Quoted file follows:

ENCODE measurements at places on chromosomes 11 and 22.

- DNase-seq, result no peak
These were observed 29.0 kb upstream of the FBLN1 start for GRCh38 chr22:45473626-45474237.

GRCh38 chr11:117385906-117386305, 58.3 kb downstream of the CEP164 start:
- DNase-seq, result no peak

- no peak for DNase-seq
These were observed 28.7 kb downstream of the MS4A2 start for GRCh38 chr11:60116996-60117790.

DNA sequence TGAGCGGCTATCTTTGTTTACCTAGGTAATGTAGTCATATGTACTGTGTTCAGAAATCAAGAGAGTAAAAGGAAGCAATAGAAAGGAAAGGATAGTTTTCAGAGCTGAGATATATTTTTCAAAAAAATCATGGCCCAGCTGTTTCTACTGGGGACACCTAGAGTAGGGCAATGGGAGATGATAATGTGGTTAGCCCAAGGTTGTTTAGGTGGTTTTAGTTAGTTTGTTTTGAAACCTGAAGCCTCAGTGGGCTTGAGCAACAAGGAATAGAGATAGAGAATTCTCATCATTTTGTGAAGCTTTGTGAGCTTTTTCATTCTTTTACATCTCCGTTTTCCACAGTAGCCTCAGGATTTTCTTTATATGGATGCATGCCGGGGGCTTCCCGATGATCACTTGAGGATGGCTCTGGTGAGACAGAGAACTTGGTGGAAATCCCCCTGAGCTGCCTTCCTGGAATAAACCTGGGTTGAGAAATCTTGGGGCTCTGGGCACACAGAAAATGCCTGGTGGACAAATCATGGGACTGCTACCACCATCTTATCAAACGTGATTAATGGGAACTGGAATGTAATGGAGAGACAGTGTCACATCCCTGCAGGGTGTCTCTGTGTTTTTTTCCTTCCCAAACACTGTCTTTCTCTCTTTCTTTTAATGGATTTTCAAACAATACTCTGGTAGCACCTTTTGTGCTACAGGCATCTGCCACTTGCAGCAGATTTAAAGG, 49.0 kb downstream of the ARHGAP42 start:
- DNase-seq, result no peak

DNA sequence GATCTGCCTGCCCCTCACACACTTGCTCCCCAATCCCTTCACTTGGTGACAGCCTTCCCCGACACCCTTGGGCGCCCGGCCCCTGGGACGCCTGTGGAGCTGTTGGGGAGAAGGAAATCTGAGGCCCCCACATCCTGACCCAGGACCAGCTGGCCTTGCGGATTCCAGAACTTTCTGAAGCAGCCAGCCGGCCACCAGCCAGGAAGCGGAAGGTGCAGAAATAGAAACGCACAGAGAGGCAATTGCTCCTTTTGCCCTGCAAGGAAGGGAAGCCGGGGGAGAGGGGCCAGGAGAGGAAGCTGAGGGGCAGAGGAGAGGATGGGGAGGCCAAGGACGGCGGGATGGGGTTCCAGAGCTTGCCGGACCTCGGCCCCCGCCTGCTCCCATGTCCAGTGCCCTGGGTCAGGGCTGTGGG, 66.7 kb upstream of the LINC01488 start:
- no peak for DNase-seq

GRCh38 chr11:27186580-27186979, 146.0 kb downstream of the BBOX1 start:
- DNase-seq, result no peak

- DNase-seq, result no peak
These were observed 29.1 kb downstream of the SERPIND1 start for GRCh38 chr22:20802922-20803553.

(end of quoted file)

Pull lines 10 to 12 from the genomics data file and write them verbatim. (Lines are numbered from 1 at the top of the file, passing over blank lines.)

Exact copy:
DNA sequence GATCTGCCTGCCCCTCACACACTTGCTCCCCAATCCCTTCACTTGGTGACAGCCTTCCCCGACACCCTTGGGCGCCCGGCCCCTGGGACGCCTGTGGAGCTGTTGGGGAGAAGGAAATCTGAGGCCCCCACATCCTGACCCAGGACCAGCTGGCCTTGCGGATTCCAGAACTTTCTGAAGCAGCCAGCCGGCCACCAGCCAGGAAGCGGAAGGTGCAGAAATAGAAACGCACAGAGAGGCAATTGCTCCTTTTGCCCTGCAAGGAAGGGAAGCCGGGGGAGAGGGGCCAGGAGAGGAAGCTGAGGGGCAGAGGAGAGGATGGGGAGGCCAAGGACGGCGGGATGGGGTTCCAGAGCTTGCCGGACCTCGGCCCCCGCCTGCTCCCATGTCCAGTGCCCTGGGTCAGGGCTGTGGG, 66.7 kb upstream of the LINC01488 start:
- no peak for DNase-seq

GRCh38 chr11:27186580-27186979, 146.0 kb downstream of the BBOX1 start: